Images and codes could provide secure alternative to multiple device password systems

December 23, 2015
Credit: George Hodan/Public Domain

A system using images and a one-time numerical code could provide a secure and easy to use alternative to multi-factor methods dependent on hardware or software and one-time passwords, a study by Plymouth University suggests.

Researchers from the Centre for Security Communication and Network Research (CSCAN) believe their new multi-level authentication system GOTPass could be effective in protecting personal online information from hackers.

It could also be easier for users to remember, and be less expensive for providers to implement since it would not require the deployment of potentially costly hardware systems.

Writing in Information Security Journal: A Global Perspective, researchers say the system would be applicable for online banking and other such services, where users with several accounts would struggle to carry around multiple devices, to gain access.

They also publish the results of a series of tests, demonstrating that out of 690 hacking attempts - using a range of guesswork and more targeted methods - there were just 23 successful break-ins.

PhD student Hussain Alsaiari, who led the study, said: "Traditional passwords are undoubtedly very usable but regardless of how safe people might feel their information is, the password's vulnerability is well known. There are alternative systems out there, but they are either very costly or have deployment constraints which mean they can be difficult to integrate with existing systems while maintaining user consensus. The GOTPass system is easy to use and implement, while at the same time offering users confidence that their information is being held securely."

To set up the GOTPass system, users would have to choose a unique username and draw any shape on a 4x4 unlock pattern, similar to that already used on mobile devices. They will then be assigned four random themes, being prompted to select one image from 30 in each.

When they subsequently log in to their account, the user would enter their username and draw the pattern lock, with the next screen containing a series of 16 images, among which are two of their selected images, six associated distractors and eight random decoys.

Correctly identifying the two images would lead to the generated eight-digit random code located on the top or left edges of the login panel which the user would then need to type in to gain access to their information.

Initial tests have shown the system to be easy to remember for users, while security analysis showed just eight of the 690 attempted hackings were genuinely successful, with a further 15 achieved through coincidence.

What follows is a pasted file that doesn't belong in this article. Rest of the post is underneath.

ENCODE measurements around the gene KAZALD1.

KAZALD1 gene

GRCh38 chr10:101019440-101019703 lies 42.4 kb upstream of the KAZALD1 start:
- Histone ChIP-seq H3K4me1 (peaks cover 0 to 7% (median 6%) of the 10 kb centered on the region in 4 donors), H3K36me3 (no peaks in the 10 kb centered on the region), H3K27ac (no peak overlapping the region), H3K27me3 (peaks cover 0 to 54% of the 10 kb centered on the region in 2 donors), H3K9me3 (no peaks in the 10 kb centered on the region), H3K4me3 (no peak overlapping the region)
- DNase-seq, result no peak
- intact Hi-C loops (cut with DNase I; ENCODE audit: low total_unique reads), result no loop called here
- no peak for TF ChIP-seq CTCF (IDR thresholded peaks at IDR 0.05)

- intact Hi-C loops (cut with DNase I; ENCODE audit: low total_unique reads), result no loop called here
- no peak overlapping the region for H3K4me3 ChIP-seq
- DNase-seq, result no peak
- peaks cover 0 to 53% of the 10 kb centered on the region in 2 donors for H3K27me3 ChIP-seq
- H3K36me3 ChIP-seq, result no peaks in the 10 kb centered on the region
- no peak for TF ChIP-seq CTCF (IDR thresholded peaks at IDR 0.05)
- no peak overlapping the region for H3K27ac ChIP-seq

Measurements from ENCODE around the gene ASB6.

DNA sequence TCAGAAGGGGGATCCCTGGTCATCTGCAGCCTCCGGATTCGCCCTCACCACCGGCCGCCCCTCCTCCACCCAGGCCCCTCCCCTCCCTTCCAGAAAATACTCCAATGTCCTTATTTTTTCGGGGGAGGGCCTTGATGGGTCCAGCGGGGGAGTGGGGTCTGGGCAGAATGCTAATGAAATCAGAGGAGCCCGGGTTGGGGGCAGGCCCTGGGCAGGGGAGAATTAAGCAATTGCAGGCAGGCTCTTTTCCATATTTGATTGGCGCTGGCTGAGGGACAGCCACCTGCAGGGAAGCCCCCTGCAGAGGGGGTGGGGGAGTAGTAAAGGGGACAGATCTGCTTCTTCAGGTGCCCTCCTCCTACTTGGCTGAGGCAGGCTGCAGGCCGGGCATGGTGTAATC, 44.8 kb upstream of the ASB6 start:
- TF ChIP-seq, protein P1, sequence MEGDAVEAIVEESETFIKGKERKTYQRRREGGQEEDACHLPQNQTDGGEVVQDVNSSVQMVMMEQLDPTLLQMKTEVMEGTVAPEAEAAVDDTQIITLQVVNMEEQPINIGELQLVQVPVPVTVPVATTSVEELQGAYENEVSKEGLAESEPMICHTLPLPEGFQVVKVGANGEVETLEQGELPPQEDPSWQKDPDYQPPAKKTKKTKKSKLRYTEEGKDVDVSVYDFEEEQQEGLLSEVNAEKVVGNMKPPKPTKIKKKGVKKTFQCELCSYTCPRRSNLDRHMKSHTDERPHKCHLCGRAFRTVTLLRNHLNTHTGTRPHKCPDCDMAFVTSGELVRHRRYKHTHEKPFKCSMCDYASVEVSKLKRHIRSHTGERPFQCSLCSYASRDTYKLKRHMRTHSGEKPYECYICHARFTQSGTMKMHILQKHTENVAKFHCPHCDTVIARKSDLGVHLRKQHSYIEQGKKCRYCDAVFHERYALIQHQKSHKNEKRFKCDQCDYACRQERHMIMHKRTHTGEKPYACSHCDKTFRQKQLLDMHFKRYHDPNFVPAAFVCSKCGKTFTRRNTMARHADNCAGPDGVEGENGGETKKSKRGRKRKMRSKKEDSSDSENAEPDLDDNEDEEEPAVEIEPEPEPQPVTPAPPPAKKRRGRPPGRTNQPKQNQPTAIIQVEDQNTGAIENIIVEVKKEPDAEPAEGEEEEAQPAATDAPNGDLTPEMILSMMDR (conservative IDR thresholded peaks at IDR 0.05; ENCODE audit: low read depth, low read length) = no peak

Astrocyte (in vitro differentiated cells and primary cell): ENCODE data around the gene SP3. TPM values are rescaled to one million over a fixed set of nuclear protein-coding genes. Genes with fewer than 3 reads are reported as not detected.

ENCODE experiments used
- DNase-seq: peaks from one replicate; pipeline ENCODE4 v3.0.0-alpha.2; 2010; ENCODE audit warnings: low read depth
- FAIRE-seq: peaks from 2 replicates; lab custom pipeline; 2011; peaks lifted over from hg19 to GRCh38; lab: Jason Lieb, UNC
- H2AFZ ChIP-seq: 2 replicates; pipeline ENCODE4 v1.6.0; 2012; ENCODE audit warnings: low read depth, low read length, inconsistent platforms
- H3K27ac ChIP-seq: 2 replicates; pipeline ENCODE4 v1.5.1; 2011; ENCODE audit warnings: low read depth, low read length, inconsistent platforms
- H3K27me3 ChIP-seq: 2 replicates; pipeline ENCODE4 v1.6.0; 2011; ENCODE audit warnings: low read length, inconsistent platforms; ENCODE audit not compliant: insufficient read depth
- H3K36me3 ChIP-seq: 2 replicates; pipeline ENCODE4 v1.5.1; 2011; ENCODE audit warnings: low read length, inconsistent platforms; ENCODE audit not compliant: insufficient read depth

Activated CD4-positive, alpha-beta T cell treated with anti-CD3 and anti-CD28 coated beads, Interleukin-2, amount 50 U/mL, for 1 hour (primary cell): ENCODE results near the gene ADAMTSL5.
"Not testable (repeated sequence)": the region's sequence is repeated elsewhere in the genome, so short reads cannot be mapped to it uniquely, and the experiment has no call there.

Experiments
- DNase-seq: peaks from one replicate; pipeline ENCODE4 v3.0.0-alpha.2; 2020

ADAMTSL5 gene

Dr Maria Papadaki, Lecturer in Network Security at Plymouth University and director of the PhD research study, said: "In order for online security to be strong it needs to be difficult to hack, and we have demonstrated that using a combination of graphics and one-time password can achieve that. This also provides a low cost alternative to existing token-based multi-factor systems, which require the development and distribution of expensive hardware devices. We are now planning further tests to assess the long-term effectiveness of the GOTPass , and more detailed aspects of usability."

Explore further: Comfort is important in identification

More information: H. Alsaiari et al. Secure Graphical One Time Password (GOTPass): An Empirical Study, Information Security Journal: A Global Perspective (2015). DOI: 10.1080/19393555.2015.1115927

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antialias_physorg
5 / 5 (2) Dec 23, 2015
Initial tests have shown the system to be easy to remember for users, while security analysis showed just eight of the 690 attempted hackings were genuinely successful, with a further 15 achieved through coincidence.

Is it just me or does a 23 out of 690 failure rate seem not particularly secure for a system that is rather covoluted/time-consuming for the user?

It's also pointless to delineate genuinely successful hacking from coincidental hacking. If the hacker gets in he gets in - whether it was an accident or plannned is besides the point.

From their analysis it seems that just going at it with a shotgun (pure luck) instead of a structured hacking attack is twice more likely to succeed. I.e. this is hackable by unskilled hackers better than by intentional ones.

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